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  • Toxoplasmas gondii is a single-celled organism that has the cat as its primary host.
  • Cats can be infected by catching prey.
  • Humans can be infected by eating and handling raw or undercooked meat, or by not washing their hands after gardening.
  • An infected cat will shed oocysts in its feces.
  • These oocysts can be picked up by another cat or by a human.
  • In most people, an infection will have little effect, but for those with reduced immunity it can be serious.
  • Toxoplasmosis can seriously affect an unborn baby.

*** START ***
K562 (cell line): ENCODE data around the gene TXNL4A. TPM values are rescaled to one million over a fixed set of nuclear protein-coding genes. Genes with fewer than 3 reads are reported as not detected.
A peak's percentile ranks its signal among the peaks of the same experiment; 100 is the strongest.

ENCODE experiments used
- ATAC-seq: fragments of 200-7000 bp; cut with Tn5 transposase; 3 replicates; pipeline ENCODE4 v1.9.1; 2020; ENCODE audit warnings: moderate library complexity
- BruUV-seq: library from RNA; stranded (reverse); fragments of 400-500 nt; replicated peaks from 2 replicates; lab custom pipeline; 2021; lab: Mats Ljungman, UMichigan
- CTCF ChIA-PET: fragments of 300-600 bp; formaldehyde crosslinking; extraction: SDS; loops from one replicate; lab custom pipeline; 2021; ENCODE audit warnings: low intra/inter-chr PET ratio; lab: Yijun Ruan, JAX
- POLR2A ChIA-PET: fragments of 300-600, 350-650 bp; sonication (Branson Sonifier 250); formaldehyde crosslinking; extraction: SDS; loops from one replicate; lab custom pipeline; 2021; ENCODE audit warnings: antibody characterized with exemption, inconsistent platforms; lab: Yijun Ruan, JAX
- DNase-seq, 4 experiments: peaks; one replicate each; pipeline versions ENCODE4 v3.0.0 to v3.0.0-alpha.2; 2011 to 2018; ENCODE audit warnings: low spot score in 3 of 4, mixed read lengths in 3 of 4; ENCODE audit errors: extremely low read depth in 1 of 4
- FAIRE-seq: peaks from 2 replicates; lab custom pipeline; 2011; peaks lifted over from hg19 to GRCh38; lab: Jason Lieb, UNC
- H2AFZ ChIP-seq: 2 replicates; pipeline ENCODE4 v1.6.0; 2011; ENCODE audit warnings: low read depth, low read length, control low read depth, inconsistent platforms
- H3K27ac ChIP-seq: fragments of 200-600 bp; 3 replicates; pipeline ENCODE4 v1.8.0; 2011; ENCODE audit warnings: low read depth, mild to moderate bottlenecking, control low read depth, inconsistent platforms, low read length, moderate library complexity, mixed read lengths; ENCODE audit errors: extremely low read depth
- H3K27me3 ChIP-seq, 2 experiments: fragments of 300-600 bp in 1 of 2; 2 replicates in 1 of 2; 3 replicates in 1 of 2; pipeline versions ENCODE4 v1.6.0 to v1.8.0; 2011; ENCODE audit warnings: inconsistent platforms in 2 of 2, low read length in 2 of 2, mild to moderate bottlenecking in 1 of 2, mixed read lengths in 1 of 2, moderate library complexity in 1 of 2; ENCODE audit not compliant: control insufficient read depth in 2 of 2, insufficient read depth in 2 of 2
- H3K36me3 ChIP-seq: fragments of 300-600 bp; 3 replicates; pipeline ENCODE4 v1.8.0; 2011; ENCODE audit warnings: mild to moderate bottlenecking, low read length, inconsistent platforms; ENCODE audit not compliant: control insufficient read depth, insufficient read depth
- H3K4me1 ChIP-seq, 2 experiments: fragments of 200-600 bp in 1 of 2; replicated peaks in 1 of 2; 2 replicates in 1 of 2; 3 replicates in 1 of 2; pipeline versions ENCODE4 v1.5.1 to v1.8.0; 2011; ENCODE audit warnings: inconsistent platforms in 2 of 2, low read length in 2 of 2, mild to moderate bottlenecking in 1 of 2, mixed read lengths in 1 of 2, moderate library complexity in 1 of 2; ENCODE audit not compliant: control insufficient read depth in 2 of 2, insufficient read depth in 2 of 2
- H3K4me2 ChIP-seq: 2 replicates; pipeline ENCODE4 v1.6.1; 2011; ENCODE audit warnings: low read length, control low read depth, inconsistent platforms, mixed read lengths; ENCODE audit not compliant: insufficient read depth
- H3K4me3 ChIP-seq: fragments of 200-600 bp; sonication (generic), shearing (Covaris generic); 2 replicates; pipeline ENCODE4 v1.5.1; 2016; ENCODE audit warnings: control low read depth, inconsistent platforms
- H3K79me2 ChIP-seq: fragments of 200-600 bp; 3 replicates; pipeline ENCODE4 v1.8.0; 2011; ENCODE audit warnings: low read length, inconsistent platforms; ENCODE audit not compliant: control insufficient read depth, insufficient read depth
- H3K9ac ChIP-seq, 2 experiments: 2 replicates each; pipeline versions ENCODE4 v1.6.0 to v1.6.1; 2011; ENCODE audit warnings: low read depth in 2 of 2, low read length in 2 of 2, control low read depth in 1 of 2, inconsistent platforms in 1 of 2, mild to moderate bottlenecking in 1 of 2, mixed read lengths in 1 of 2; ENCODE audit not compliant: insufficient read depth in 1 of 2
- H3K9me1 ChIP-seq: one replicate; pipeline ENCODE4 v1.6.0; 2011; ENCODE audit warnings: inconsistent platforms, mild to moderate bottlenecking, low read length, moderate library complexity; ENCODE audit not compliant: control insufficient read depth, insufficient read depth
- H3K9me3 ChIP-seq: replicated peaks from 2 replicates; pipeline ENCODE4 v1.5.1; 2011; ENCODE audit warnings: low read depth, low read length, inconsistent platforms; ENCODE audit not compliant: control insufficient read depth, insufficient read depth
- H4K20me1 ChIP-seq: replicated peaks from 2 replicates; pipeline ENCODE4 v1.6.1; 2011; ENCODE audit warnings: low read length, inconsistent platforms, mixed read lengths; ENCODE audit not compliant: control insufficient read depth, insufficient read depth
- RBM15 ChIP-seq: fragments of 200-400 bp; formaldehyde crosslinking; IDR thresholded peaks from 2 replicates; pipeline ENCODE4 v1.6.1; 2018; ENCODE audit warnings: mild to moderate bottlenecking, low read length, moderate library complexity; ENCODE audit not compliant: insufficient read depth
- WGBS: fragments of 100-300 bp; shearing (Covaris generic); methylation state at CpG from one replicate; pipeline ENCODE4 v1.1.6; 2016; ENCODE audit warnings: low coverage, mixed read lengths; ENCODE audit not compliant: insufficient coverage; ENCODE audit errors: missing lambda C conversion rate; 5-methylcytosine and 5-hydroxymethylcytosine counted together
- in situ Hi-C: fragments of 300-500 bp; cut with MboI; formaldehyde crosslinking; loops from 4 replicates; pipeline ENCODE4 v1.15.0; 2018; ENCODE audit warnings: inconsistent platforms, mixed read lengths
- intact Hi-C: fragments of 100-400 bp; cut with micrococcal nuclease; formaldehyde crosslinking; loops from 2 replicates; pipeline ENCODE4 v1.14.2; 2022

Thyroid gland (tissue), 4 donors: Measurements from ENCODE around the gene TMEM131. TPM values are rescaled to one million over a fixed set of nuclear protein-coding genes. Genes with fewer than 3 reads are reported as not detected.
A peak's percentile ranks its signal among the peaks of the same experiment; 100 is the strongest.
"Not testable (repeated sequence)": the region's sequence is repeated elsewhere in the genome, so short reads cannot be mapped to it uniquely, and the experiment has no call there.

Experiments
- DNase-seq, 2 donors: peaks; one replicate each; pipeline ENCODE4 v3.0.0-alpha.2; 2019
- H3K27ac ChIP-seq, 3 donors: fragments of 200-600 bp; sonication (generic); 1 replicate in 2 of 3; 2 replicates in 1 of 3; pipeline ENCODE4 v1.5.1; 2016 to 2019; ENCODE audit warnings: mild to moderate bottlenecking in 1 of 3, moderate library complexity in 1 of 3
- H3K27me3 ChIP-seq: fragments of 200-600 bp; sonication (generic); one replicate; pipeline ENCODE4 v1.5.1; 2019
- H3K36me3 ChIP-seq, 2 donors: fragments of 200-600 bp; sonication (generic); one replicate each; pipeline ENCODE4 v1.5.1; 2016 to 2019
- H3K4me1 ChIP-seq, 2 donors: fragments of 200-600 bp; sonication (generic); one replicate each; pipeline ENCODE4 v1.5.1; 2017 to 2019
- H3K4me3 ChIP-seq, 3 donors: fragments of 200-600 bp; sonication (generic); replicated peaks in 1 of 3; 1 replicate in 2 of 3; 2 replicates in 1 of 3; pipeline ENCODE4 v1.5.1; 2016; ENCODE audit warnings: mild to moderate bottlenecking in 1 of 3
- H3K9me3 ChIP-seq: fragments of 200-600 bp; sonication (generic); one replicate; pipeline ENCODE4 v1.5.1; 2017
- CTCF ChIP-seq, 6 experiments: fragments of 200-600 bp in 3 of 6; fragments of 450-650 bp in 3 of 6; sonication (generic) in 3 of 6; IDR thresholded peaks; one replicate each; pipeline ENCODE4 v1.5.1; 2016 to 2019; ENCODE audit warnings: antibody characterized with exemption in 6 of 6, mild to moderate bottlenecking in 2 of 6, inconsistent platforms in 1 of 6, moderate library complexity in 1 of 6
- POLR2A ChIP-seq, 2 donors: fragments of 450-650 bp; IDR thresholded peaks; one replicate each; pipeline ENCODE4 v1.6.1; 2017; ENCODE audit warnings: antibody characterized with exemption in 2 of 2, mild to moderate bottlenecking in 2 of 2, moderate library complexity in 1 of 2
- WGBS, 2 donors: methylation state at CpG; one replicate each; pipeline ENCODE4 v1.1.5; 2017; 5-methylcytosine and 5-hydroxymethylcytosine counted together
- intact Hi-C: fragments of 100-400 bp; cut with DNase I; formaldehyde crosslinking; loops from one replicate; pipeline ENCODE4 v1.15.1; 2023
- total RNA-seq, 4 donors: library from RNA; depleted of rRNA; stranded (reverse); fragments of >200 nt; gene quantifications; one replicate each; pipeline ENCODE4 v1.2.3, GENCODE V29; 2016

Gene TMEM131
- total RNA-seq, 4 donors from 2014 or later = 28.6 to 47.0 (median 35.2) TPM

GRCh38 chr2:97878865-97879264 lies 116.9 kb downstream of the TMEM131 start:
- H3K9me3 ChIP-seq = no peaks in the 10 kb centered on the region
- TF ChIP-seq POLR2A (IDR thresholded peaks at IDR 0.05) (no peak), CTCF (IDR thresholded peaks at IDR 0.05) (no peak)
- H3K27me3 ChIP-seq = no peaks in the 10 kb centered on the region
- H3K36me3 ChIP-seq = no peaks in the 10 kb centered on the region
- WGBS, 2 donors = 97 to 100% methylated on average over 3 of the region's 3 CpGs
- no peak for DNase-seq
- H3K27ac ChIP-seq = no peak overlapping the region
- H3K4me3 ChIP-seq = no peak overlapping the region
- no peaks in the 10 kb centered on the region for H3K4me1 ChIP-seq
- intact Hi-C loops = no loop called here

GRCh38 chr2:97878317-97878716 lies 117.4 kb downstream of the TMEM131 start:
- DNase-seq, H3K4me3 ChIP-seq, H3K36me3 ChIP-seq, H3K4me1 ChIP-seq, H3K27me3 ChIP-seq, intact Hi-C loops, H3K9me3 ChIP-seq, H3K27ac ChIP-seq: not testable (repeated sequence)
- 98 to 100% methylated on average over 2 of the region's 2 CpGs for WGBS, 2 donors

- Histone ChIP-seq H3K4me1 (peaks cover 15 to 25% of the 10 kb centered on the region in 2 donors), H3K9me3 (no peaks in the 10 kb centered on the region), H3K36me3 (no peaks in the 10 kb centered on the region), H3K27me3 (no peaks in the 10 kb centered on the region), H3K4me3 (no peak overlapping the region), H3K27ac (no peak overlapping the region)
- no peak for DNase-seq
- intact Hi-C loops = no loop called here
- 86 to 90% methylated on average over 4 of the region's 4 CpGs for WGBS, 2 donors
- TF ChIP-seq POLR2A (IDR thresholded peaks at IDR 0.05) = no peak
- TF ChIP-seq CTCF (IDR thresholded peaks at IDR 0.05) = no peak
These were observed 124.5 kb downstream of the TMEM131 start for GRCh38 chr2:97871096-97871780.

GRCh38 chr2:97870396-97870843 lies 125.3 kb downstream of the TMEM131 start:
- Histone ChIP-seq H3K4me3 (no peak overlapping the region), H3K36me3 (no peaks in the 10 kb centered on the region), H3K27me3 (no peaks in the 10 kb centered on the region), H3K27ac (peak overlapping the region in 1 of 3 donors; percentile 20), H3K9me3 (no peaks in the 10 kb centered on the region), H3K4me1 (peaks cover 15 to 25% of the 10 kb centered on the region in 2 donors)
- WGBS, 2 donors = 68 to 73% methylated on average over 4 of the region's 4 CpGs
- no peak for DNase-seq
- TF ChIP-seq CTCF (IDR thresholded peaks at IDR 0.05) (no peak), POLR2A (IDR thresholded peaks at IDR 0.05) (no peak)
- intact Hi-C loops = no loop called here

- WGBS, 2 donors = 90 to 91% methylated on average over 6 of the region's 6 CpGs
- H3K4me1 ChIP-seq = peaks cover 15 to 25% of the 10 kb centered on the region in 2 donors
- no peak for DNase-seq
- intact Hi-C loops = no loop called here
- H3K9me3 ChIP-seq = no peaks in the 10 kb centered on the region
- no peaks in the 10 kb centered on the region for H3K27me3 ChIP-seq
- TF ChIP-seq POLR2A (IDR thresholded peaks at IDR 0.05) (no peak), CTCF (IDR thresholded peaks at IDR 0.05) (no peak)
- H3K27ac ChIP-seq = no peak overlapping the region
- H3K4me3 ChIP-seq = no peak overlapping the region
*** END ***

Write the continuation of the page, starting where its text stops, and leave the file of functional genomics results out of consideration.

• Therefore, pregnant women should not change cat litter.
  • Fortunately, if the cat litter is changed daily, there is little chance for the oocysts to be come infective, thereby greatly reducing any risk of infection.
  • Outside of warm climates, most human infections occur through undercooked meat rather than from feces in soil or litter.

Source: Understanding Cats -- Their History, Nature and Behavior, by Roger Tabor, The Reader's Digest Association, Inc., Pleasantville, NY, 1995, pp. 123-124.